Well now, how did the recent Olympics go for you? Did you dive into the U.S. Water polo team? Did you shake a stick for the men’s field hockey final? Get bored with the skate boarding?
Well, you were not alone if you found the whole thing less than entrancing. Viewership (should that even be a word?) was evidently way down; so the pundits were all in a tizzy to explain why. The pandemic, time difference, the year-long delay were all cited, but as usual they missed the most obvious explanation: There were no guys in black hats.
You remember those guys; they were called Soviets, and they wore CCCP on their uniforms, which somehow translated to Union of Socialist Soviet Republics; and they wore real, not metaphoric, black hats.
They were called “Ambassador Hats” and looked like a deep hulled, upside down canoes made of wool or fur. Khrushchev, Brezhnev, even Gorbachev wore them. Now I have not seen Putin in one; perhaps they don’t make them in a size small enough. But even if he did, those days of “we will bury you” are long gone, and thankfully so.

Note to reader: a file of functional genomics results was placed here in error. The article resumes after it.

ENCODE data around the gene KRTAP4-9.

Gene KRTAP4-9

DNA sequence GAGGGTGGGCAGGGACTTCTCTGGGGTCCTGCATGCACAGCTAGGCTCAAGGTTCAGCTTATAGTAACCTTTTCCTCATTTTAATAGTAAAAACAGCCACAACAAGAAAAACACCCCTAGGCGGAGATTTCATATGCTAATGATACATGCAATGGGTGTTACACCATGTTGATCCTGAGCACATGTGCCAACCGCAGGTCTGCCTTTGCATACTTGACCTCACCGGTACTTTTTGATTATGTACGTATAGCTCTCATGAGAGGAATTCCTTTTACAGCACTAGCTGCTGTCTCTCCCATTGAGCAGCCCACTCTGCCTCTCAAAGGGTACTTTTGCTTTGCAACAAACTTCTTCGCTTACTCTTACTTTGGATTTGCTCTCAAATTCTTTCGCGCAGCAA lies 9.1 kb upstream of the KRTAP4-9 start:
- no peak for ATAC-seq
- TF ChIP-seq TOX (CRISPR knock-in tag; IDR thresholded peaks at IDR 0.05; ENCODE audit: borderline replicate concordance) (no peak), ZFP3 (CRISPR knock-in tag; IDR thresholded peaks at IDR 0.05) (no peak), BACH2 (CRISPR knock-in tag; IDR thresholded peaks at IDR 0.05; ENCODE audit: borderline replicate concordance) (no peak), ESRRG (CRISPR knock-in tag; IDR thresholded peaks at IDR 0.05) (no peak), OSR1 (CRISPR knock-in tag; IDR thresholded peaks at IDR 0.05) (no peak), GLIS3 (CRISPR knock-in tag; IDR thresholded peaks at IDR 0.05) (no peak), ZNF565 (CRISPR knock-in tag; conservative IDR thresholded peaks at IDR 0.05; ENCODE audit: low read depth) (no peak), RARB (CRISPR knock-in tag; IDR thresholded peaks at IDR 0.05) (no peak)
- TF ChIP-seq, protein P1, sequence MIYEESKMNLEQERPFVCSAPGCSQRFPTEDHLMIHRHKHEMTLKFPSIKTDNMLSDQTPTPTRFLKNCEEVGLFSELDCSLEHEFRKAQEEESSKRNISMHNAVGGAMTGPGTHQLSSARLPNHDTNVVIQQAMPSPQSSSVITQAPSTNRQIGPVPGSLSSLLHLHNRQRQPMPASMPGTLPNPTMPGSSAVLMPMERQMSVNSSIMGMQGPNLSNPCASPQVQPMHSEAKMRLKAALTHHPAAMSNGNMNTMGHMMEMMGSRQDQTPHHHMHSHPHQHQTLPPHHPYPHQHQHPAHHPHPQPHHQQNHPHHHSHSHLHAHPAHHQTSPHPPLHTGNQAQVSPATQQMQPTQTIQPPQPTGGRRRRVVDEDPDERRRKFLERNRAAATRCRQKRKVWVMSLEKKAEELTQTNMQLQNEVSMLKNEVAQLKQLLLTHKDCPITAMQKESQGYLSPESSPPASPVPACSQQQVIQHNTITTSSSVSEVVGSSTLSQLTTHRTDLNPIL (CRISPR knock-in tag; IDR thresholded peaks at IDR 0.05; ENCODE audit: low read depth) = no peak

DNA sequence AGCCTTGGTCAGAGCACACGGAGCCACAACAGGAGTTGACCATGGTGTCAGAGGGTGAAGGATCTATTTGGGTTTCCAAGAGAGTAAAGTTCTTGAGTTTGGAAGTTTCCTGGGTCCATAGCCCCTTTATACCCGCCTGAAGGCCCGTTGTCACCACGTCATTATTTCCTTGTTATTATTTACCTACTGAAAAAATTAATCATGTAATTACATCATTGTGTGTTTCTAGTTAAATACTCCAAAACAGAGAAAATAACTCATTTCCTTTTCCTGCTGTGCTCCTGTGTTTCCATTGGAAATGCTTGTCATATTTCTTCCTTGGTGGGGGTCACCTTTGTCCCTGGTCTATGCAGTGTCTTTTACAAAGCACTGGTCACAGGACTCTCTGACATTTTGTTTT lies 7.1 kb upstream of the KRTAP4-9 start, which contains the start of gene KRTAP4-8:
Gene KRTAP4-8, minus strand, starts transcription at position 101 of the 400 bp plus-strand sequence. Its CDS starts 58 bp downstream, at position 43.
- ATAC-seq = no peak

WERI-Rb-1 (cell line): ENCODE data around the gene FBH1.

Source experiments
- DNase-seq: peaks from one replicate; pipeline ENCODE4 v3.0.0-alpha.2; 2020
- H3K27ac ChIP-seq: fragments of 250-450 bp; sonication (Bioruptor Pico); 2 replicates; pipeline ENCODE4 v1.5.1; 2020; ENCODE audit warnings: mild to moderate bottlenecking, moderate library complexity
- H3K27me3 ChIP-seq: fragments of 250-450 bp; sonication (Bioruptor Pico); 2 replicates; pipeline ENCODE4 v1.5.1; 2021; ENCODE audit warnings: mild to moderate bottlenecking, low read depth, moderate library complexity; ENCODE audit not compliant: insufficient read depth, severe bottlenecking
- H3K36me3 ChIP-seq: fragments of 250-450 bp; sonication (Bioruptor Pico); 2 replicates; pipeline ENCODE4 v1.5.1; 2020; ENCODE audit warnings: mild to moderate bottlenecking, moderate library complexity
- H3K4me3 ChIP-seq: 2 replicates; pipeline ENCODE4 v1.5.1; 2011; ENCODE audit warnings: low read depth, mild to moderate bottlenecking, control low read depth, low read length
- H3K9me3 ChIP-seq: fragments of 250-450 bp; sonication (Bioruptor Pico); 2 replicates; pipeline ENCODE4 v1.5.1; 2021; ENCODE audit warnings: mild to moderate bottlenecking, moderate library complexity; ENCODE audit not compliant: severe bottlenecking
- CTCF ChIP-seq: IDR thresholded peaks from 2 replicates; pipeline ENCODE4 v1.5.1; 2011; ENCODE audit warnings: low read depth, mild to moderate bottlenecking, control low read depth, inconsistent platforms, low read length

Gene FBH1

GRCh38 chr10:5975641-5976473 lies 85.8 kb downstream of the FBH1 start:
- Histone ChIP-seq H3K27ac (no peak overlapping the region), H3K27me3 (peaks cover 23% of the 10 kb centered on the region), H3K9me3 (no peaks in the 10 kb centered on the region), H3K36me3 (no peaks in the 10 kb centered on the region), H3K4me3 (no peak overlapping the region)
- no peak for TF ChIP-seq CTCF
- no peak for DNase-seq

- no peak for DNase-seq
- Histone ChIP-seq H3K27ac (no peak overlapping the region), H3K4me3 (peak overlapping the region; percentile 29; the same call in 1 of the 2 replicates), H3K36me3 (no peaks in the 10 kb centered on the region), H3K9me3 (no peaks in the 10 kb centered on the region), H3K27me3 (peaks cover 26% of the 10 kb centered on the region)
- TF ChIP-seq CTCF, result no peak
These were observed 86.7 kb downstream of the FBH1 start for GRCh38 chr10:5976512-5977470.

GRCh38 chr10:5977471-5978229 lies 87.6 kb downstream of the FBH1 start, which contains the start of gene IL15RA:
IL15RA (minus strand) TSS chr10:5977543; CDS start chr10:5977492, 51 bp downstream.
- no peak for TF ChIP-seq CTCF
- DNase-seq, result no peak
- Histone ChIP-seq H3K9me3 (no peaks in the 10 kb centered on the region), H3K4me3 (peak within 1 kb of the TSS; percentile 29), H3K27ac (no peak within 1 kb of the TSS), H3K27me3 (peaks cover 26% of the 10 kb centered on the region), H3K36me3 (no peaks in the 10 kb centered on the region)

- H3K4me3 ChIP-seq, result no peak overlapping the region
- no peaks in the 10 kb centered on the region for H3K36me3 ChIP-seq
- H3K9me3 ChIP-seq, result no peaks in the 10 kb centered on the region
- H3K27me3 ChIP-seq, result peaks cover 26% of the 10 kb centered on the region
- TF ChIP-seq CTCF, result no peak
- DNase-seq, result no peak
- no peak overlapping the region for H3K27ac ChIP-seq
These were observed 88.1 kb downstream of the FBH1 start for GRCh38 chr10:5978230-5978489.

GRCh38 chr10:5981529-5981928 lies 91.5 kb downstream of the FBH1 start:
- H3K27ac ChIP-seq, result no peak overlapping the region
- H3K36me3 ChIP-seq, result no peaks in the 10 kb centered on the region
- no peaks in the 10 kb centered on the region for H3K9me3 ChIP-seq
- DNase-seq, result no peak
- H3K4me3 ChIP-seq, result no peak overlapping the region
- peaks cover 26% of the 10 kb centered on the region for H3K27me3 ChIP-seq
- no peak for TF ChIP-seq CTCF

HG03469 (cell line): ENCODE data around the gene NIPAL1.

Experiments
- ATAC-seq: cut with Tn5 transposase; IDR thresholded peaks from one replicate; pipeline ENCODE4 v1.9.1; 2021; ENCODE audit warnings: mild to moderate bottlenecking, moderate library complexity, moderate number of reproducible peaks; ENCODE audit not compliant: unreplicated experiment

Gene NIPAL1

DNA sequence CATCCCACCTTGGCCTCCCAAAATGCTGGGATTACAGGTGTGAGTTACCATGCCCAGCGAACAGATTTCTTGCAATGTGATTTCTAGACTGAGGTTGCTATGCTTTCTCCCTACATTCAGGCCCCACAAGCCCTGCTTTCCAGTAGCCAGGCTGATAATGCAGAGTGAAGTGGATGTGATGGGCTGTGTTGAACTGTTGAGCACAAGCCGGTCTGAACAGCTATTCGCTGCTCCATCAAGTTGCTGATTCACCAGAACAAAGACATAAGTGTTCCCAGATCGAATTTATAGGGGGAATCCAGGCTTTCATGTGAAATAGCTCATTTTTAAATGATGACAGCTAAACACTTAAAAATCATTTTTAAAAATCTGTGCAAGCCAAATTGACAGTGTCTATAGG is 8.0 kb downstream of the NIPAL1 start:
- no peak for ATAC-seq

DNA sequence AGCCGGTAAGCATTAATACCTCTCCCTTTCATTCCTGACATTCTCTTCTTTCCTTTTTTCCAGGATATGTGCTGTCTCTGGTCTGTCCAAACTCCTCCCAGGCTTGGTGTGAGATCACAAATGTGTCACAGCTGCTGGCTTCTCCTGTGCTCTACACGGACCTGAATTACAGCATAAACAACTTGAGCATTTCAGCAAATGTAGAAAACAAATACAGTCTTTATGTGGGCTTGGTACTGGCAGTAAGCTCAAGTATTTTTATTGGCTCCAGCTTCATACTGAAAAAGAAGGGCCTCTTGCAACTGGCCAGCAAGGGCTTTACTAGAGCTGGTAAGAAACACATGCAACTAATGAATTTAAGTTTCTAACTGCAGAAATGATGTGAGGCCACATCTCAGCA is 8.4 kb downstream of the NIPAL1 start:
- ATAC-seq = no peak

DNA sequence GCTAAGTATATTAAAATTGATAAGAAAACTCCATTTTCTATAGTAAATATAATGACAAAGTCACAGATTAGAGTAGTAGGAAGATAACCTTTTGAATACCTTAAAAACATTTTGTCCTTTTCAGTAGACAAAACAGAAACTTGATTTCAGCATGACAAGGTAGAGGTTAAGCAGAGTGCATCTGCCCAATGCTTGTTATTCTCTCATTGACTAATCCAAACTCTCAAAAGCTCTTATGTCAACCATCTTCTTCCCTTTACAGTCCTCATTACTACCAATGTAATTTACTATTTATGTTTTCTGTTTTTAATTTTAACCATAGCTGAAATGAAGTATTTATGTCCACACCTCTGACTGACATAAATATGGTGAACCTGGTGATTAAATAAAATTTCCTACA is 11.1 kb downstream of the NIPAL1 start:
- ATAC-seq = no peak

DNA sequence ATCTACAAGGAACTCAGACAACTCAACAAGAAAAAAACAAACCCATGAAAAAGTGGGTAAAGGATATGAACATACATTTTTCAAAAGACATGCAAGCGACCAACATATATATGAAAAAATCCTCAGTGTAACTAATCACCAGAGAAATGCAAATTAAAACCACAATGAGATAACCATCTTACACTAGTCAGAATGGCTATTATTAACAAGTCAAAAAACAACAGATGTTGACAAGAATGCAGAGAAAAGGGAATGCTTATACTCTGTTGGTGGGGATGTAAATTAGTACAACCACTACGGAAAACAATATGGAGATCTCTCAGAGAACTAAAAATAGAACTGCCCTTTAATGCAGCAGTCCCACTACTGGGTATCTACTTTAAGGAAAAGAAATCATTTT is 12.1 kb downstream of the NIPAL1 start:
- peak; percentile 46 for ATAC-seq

When I was a youngster Westerns were king, and you never saw a good guy in a black hat. Why Marshall Dillon would eat his dusty rag rather than wear a Midnight Stetson; so we knew who were the good guys in our set-tos with the Soviets.
That’s why every track meet, every basketball game, and especially every hockey game was a referendum on the relative power of East and West and was played out like a gunfight in the old West with only one side left standing. That meant there were some Olympic confrontations that would have made the gods proud and Western heroes nodding their heads.
For example, we had a high jumper named John Thomas, a long lanky fella who looked like he should be jumping buildings in a single bound. The Soviets countered with a short fella who wouldn’t stand out in a crowd — until he started jumping that is. His name was Valery Brumel, and he kept beating our superman, much to consternation of all right-thinking Westerners. It was like Marshall Dillon losing a gun fight; it just shouldn’t happen. But it did, and we ended up admiring the fellow in spite of ourselves. Maybe there was a lesson there.
So, since a simulation of World War III isn’t in the offing, perhaps we should return the games to their rightful owners, the athletes themselves. They seem to think the reward, a medal and a small bouquet of flowers, is worth all the fuss, feathers, and pain; so go to it.
Millerton resident Theodore Kneeland is a retired teacher and coach — and athlete.